RAMSAY IRVINE, Sir Alexander, 6th Bt. (1717-1806), of Balmain, Kincardine.
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Family and Education
b. 1717, o.s. of Charles Ramsay, Montrose merchant (s. of Sir Charles Ramsay, 3rd Bt., of Balmain), by Katharine, da. of James Milne or Mill of Balweylo, merchant. m. 9 Dec. 1744, Mary, da. and h. of Alexander Irvine, adv., of Saphock and Knappernie, Aberdeen, s.p. suc. fa. 1726; and uncle as 6th Bt. 27 Jan. 1754.
Ramsay set up as a merchant in London but in 1743 gave up business and returned to Scotland to live with his uncle, Sir Alexander Ramsay, as his heir-presumptive. In 1744 Sir Alexander and his nephew, secretly and by dubious means, secured the agreement of Alexander Irvine of Saphock, an old and ailing man, to the marriage of his daughter, aged ten, to young Ramsay, to whom all the Irvine property was transferred on condition that he adopted the Irvine name. Immediately after the clandestine ceremony, the child was removed from her parents’ home to Sir Alexander’s house, where she remained until shortly before her death in 1750. Irvine having died in 1746, Ramsay thus became possessed of a considerable estate, his right to which was challenged by the Irvine family, whose claims were sustained by the court of session but lost in 1753 on Ramsay’s appeal to the House of Lords.1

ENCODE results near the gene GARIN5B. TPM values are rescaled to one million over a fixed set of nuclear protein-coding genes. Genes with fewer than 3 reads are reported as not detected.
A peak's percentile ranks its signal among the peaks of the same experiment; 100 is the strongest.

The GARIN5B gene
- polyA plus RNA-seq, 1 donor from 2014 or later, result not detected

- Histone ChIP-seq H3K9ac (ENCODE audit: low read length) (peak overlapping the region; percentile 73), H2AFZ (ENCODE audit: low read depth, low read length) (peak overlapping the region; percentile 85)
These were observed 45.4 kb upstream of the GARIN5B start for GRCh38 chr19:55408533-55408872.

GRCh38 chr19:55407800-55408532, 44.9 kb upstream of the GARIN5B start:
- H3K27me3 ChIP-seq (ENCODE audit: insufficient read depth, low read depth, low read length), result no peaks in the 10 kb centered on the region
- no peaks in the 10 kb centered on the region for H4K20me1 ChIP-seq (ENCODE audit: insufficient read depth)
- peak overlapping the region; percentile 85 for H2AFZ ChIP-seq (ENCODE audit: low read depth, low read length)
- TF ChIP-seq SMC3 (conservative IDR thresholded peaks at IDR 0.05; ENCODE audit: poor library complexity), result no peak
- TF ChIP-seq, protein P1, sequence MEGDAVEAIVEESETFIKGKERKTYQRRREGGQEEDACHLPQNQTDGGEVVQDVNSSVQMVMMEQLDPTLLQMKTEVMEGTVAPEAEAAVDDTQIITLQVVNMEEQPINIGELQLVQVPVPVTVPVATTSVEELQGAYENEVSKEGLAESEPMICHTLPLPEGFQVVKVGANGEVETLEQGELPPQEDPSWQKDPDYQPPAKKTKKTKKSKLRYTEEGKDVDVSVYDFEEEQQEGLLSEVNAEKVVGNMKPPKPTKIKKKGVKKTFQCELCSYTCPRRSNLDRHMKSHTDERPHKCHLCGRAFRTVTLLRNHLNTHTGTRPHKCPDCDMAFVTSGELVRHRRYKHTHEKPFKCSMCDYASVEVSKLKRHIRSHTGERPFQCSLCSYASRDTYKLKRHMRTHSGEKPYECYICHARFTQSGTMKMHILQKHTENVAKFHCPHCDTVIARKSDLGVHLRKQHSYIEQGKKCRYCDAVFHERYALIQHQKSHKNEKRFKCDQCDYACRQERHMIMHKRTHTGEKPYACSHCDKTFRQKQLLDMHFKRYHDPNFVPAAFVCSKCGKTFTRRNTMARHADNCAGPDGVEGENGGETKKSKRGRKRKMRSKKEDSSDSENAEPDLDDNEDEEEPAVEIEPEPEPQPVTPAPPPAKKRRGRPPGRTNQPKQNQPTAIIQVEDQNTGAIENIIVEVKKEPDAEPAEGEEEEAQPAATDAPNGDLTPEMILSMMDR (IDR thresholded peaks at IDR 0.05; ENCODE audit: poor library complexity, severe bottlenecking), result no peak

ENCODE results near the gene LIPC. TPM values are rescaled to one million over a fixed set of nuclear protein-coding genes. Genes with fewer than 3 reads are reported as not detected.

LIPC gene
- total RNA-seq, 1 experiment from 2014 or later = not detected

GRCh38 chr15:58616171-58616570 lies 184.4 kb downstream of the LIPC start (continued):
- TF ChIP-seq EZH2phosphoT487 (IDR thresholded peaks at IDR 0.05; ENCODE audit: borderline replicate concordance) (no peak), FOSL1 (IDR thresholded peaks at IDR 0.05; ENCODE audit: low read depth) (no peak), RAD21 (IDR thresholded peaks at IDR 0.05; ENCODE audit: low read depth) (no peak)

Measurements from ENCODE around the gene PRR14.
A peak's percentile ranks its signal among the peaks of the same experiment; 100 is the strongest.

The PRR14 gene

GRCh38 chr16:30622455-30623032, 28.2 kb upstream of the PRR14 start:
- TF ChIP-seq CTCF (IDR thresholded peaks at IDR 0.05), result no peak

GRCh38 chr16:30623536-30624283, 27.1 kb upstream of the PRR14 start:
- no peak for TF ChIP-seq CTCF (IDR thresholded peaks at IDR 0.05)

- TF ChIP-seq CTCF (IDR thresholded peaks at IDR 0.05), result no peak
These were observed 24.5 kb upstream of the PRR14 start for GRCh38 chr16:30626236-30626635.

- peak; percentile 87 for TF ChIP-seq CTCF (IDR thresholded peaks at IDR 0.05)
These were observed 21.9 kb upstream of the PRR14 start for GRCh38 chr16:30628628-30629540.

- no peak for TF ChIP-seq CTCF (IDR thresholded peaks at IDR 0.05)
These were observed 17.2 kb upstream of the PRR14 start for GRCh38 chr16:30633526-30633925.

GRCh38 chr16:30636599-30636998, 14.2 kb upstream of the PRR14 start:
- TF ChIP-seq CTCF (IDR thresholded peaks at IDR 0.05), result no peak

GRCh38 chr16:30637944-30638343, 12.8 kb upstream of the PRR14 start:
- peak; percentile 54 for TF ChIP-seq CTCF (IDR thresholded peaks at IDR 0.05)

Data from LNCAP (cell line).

In 1754, shortly after succeeding to Balmain, Ramsay Irvine stood for Kincardineshire,2 against Sir James Carnegie, but apparently withdrew. On Carnegie’s death in 1765, he was returned unopposed, but proved an obscure and silent Member. On the division on America, 7 Feb. 1766, he was reported ‘absent with Lord Adam Gordon in Hertfordshire’,3 but did not join him on 22 Feb. in voting against the repeal of the Stamp Act. Rockingham listed him in November 1766 among Bute’s connexions, while in March 1767 Newcastle counted him as an Administration supporter; but no vote of his is recorded.
From 1766 Robert Rickart Hepburn conducted a successful campaign against his interest in Kincardineshire,4 and Ramsay Irvine was not returned in 1768. In the Opposition electoral survey of 1788-9 he is described as ‘a rich, old and very independent man’ with considerable interest in Kincardine and Aberdeenshire.5 He died 11 Feb. 1806.